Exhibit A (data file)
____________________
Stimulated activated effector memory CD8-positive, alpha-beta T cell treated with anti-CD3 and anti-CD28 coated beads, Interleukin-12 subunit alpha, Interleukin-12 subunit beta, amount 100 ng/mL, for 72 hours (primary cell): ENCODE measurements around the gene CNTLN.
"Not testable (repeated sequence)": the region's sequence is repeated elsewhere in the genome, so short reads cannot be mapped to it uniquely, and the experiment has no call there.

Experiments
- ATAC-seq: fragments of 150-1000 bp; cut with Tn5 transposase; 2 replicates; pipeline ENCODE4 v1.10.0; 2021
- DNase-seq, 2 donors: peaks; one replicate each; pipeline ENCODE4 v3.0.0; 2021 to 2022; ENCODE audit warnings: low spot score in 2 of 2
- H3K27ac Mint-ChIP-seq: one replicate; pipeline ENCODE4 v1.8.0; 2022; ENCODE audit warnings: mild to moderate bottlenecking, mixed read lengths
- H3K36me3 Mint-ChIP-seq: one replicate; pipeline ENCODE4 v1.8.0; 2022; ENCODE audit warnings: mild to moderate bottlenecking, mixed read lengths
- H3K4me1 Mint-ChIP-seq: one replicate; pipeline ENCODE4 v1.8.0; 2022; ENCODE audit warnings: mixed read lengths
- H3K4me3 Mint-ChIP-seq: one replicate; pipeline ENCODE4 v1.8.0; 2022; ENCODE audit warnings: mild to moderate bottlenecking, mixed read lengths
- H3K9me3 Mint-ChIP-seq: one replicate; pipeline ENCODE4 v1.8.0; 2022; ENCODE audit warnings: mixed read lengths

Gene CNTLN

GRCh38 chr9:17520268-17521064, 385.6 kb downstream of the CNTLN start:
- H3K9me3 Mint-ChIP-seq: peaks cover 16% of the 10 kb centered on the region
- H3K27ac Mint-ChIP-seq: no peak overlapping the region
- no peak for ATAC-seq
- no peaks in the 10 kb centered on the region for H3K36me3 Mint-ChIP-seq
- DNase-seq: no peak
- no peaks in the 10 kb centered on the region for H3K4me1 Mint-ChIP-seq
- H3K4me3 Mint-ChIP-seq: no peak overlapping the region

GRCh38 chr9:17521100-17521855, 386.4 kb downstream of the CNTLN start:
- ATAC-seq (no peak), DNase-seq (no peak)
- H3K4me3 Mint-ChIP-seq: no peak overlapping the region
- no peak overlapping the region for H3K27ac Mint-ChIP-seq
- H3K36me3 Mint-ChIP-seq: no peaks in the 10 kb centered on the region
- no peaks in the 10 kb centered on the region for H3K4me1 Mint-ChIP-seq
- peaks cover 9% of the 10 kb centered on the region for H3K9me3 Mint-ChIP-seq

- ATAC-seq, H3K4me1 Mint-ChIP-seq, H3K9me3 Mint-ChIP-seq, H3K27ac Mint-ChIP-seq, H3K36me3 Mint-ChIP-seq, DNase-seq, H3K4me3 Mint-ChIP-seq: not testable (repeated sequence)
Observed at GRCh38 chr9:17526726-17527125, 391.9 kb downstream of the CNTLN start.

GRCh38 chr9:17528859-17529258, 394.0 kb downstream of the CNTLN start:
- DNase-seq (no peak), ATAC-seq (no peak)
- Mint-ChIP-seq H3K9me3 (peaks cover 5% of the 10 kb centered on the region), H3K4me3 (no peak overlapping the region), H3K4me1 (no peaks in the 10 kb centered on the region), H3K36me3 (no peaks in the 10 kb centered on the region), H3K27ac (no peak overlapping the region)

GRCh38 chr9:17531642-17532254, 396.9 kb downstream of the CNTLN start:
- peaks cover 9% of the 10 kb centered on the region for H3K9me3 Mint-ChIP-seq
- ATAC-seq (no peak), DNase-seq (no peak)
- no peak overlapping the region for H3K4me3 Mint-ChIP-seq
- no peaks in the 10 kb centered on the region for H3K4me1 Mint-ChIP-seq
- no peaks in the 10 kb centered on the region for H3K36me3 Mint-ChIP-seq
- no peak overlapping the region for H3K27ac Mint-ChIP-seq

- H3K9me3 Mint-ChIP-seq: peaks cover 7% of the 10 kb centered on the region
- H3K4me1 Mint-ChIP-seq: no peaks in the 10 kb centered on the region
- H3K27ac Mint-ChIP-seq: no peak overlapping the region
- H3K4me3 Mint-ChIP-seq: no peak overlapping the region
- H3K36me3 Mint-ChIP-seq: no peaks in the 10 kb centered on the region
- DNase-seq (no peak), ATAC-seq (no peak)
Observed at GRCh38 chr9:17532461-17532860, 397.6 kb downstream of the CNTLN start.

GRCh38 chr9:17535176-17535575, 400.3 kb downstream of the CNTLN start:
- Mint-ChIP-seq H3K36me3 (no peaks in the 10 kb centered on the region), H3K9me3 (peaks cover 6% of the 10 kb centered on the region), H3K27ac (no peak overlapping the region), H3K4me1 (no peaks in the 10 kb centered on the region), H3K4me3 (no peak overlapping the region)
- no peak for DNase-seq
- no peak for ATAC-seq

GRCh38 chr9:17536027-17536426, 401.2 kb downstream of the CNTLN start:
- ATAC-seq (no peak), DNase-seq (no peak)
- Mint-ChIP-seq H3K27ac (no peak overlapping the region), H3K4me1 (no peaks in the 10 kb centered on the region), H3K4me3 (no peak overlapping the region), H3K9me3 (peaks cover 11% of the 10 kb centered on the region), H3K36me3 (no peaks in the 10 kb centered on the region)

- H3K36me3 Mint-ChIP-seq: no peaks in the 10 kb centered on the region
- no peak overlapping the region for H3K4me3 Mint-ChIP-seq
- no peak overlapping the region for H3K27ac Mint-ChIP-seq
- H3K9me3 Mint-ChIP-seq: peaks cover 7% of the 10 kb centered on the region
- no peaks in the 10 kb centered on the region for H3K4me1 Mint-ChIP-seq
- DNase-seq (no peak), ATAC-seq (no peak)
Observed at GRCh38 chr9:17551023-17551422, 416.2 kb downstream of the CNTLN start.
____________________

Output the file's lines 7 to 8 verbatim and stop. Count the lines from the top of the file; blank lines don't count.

- H3K36me3 Mint-ChIP-seq: one replicate; pipeline ENCODE4 v1.8.0; 2022; ENCODE audit warnings: mild to moderate bottlenecking, mixed read lengths
- H3K4me1 Mint-ChIP-seq: one replicate; pipeline ENCODE4 v1.8.0; 2022; ENCODE audit warnings: mixed read lengths